IES Director's Seminar
27 November 2012, 12:30 - 14:00
- Event Type:
- Room 234 (Senate House)
- Venue Details:
London WC1E 7HU
Erica McAlpine (Keble College, Oxford): 'Would vs. Has: Tense, Tension, and Intent in Wordsworth'
Wordsworth, in an early manuscript of The Prelude, writes about the boy of Winander that the “silent owls” were “responsive to my call,” meaning, of course, “responsive to his call” (the call of the boy, not the poet). The poet corrects his mistake for the 1805 edition of the poem, but in doing so he leaves intact another, seven lines later: “a gentle shock of mild surprise/ has carried far into his heart the voice/ of mountain torrents….” Here Wordsworth’s verb tense implies that the boy is still living—“has carried”—whereas in the next line he changes tenses again (“the visible scene/would enter unawares into his mind”), reminding us that the boy is gone, that the episode was in the past. The reader of these lines feels a certain responsibility to explain the incongruity. But why should this be the case? My paper pursues this question, suggesting that as critics, we preserve the tension between poetic craft (with its failures) and the scholarly celebration of unconscious creativity—a tension that may well distinguish poetry from other literary forms.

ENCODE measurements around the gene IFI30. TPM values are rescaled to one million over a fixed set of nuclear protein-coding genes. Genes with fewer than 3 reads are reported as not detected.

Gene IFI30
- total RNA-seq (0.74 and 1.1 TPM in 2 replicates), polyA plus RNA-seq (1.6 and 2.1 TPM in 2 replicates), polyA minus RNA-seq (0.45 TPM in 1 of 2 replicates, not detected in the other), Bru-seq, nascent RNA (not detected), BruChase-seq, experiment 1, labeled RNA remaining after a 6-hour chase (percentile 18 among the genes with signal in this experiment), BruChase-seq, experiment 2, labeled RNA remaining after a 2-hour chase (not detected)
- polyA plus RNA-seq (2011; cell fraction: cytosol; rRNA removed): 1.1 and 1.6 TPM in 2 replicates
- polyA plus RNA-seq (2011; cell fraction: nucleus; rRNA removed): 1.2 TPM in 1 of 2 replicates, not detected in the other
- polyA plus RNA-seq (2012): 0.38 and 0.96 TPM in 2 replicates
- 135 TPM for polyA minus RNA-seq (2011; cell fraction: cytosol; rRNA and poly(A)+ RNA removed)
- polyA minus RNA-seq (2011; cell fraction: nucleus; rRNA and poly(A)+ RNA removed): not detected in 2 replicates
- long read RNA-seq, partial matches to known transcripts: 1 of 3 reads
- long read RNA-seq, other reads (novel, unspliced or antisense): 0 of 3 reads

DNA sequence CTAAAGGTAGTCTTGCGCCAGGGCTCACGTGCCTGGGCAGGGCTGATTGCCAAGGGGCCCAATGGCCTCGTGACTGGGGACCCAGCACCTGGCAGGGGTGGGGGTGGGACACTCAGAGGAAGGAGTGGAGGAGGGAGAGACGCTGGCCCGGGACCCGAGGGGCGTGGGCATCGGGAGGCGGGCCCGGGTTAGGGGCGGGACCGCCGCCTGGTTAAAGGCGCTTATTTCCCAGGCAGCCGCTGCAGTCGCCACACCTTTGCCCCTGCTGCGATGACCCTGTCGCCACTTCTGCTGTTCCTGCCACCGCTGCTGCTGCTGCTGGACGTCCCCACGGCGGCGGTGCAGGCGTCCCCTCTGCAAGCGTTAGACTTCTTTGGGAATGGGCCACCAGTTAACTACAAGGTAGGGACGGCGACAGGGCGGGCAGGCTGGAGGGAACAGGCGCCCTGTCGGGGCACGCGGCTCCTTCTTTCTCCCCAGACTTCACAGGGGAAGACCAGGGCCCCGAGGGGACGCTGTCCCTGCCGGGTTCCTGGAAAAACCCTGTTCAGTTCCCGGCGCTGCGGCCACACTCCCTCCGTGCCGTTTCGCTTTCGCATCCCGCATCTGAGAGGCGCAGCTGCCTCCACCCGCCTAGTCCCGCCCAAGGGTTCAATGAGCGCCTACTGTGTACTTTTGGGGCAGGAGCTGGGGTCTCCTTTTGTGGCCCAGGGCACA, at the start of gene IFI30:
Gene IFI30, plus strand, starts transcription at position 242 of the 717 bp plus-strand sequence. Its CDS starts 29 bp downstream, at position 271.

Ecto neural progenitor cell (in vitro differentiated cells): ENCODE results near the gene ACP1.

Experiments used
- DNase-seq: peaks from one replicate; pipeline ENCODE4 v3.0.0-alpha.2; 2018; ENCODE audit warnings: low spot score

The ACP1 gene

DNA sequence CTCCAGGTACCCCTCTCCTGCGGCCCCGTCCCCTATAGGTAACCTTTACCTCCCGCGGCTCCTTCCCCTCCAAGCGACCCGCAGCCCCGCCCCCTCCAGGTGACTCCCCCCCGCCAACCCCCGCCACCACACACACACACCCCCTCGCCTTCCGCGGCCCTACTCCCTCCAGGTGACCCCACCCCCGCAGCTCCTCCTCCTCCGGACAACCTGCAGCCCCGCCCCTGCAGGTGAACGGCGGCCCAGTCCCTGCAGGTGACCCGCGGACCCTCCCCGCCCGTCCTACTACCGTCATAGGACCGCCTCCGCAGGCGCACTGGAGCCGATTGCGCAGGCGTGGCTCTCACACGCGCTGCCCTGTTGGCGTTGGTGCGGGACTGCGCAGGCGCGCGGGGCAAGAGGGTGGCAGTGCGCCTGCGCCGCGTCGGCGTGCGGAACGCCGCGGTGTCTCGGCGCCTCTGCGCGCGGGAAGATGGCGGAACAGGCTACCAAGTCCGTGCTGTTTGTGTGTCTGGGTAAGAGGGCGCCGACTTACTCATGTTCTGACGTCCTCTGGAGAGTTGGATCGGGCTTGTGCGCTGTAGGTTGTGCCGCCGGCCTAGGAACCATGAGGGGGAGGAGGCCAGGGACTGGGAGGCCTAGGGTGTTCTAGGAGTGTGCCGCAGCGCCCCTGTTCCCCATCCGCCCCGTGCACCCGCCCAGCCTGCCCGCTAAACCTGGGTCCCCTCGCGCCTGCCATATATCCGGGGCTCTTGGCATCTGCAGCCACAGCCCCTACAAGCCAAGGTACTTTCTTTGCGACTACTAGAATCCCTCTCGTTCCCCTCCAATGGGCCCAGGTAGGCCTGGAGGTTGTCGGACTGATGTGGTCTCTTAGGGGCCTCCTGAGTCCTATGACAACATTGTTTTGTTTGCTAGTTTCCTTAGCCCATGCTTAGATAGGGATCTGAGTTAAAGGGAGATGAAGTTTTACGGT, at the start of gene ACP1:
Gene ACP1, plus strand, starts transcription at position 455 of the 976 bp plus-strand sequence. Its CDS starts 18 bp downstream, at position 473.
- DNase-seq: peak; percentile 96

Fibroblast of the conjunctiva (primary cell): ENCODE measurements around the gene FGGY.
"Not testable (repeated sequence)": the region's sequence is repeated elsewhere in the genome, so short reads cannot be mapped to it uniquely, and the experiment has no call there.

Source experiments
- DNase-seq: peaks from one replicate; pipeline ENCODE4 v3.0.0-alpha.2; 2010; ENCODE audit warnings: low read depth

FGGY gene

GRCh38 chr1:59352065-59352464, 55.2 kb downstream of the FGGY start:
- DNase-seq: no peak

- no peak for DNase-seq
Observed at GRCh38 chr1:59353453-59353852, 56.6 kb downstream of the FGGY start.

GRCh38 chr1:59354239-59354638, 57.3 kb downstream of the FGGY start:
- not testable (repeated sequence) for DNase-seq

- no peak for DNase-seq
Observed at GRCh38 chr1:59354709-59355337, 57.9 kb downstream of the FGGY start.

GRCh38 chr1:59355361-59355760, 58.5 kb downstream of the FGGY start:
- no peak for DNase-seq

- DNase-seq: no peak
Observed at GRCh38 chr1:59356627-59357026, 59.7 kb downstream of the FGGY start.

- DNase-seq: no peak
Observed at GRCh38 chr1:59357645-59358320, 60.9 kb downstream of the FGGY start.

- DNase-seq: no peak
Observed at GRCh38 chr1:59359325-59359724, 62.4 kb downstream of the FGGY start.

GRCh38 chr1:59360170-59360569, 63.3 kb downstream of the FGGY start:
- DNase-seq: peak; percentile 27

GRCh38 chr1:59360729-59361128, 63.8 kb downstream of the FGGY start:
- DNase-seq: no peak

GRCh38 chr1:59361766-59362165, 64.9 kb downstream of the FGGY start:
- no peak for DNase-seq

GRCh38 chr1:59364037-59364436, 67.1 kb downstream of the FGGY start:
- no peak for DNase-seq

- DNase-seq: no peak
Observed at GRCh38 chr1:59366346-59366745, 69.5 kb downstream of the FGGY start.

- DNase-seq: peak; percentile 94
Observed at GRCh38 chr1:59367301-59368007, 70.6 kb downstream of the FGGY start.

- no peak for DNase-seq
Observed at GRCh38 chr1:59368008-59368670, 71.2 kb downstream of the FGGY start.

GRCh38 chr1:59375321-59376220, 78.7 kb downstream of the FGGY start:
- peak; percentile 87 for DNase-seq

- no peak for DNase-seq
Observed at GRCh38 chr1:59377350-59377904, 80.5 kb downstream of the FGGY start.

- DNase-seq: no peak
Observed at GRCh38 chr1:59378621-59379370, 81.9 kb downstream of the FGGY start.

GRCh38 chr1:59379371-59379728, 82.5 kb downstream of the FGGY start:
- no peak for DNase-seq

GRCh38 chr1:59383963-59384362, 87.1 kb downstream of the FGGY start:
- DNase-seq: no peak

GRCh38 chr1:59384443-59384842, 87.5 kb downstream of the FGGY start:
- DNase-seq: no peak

Erica McAlpine is the Robin Geffen Career Development Fellow in English at Keble College, Oxford. Her essays, poems, and translations have appeared in journals such as Studies in Romanticism, Literary Imagination, The Literary Review, and The American Scholar. During her visiting fellowship at the IES, she has been working on a book project titled “The Lyric Mistake.”